Droop on my truck:
*With the vehicle on the stand, using a caliper, measure from the center of the top bolt on the shock to the center of the pin on the bottom (mounting pin and bolt) You are measuring your shocks as a means of finding how far down your arms are traveling.
*Shock mounting position will need to be the same for this to be effective.

Front shock mounting postion: From the center of the truck out, I use the second to the last hole, top and bottom. My shock measures 123 mm

Rear shock mounting postion: From the center of the truck out, I use the second to the last hole in the top section of the shock tower. On the bottom I use the center hole on the arm. My shock measures 124 mm. You may want your shocks to be in different places, but you can temporarily mount them in the same hole to get the droop set.
If you have anymore questions, post them. I hope this gives you a good starting point. Once you get that truck set up how YOU want it, you will love it!

Last edited by mracer; 10-29-2008 at 07:38 PM.
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Old 10-30-2008, 09:07 AM   #7
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Thanks guys, great info! Mracer, I've never heard of anyone running such heavy shock oils as 70 & 80 on a truggy...wow. If I understand correctly then droop is really controlled by the length of the assembled shock? I thought that you unhooked the shock then measured the free-fall distance of the arm relative to the chassis plane. The truggy has those set screws to adjust the arm travel. What effect does tinkering with the droop have on the handling, if any? Does it just effect jumping? You guys have been a great help, as I'm just starting to drive good enough to begin thinking about these kinds of adjustments to my truggy. Any other advice???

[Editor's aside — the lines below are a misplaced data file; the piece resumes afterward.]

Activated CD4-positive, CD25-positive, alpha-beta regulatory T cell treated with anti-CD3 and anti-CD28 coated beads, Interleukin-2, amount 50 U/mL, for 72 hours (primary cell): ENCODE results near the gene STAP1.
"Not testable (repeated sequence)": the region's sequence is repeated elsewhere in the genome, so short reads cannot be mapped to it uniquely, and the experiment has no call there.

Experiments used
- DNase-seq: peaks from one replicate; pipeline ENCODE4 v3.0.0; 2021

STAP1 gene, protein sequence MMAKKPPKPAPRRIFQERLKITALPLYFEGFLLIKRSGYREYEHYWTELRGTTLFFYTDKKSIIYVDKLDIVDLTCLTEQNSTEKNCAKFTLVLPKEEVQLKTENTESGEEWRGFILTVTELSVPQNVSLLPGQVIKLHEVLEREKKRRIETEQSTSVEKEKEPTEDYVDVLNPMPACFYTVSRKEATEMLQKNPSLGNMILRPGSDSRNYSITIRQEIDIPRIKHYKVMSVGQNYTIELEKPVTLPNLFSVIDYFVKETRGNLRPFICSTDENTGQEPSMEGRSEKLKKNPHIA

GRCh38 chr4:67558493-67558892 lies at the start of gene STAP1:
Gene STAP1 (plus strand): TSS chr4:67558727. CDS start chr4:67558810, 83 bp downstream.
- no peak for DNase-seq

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Old 10-30-2008, 04:57 PM   #8
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The droop screws are what you use to set the droop with. You are measuring the shocks to get a precise measurement of the screws adjustment. (Sounds complicated, but it is not after you mess with it). I do not want the shocks on my truck extending all the way. I think they do that some in 1/10th scale stuff, but I avoid it in these vehicles.

*Shock oils are dependant on outside temps, shock pistons, vehicle, track conditions and the way you drive.

With a lot of this stuff you are going to have to start off somewhere and work from there. That is what I did.

Hope all of this helps.
Mike

Last edited by mracer; 10-30-2008 at 05:20 PM.
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Old 10-30-2008, 05:05 PM   #9
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Another way to do it is take off your wheels/tires, set the vehicle on a couple of wheels(with no tires on them) and measure the distance from the table to the threaded part of the hub: